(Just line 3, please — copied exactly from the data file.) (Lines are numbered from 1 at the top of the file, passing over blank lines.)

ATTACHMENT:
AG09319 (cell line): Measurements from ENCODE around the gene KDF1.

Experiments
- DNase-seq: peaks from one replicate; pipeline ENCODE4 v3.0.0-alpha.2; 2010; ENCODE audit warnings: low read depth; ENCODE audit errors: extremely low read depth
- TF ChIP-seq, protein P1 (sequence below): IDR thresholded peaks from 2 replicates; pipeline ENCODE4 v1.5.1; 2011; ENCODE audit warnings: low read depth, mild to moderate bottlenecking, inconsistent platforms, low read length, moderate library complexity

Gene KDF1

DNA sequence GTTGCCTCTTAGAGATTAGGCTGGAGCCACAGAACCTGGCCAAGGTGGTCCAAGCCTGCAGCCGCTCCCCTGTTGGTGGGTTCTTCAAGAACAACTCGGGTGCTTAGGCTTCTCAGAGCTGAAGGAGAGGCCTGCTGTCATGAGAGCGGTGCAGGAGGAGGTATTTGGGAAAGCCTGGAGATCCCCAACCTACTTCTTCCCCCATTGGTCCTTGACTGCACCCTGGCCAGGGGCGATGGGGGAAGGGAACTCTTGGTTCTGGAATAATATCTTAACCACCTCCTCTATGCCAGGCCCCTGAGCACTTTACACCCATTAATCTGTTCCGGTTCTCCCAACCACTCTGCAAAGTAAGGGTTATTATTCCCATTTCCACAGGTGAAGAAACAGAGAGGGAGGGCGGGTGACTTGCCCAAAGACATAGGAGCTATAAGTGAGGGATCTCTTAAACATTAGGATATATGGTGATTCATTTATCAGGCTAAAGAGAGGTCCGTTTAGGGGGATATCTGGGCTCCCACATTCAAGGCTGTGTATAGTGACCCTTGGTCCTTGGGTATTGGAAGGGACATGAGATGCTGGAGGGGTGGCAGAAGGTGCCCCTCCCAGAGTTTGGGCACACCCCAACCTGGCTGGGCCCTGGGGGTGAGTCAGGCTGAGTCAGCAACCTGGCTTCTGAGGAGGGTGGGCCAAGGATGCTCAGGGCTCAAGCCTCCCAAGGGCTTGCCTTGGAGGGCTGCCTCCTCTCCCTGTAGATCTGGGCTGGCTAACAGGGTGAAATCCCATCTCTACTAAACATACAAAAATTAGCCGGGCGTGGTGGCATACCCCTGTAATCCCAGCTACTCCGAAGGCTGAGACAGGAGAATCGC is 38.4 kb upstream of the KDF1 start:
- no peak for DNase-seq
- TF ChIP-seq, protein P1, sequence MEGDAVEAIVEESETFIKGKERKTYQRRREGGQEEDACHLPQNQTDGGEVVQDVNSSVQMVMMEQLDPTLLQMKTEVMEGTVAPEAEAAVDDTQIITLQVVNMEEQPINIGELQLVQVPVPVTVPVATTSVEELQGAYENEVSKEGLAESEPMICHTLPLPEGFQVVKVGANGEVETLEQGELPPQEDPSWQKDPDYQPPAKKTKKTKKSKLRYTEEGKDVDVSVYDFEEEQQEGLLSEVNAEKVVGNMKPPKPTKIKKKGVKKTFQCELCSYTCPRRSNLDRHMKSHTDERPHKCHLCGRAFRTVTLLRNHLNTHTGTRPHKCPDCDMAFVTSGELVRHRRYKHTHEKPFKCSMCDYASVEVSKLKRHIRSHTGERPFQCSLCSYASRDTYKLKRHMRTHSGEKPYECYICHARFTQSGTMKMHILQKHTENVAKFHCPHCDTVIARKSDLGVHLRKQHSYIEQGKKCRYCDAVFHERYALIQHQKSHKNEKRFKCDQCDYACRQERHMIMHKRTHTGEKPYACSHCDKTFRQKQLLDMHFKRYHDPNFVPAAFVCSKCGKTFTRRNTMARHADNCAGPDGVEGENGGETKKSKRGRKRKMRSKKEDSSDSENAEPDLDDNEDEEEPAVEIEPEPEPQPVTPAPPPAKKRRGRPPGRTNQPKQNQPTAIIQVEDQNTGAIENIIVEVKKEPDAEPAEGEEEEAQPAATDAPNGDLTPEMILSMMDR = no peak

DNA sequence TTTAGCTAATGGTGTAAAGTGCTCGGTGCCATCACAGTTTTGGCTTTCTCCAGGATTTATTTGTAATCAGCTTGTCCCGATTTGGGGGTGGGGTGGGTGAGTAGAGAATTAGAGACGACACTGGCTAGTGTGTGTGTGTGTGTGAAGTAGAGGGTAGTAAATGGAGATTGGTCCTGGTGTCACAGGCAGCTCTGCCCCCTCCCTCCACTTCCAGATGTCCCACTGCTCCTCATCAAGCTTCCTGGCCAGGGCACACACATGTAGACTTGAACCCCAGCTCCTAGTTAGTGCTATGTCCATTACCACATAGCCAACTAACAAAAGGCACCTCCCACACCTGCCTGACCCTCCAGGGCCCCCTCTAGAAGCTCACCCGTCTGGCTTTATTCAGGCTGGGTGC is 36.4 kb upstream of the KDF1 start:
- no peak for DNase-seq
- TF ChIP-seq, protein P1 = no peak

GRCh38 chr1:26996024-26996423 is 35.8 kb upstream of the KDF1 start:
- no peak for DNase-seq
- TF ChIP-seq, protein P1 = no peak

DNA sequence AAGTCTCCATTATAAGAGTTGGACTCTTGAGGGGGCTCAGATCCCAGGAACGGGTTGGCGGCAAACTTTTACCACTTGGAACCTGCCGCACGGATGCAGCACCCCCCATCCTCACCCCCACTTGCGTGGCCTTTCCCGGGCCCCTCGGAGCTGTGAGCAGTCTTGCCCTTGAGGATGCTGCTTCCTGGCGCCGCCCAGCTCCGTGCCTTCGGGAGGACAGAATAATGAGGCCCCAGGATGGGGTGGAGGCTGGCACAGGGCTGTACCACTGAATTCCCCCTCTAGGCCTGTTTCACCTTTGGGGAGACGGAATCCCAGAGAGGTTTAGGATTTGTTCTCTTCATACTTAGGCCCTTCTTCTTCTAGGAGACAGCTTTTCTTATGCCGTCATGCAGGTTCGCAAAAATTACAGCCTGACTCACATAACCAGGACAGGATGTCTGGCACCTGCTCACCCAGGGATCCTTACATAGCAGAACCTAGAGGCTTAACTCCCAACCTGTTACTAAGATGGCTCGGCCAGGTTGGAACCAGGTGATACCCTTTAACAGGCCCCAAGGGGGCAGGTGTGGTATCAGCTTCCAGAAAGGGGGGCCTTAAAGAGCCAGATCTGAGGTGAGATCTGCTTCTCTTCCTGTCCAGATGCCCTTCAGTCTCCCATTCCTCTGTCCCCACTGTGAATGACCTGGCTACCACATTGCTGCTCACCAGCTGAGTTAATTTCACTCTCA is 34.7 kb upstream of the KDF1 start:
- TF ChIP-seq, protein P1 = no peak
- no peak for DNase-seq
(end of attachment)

- DNase-seq: peaks from one replicate; pipeline ENCODE4 v3.0.0-alpha.2; 2010; ENCODE audit warnings: low read depth; ENCODE audit errors: extremely low read depth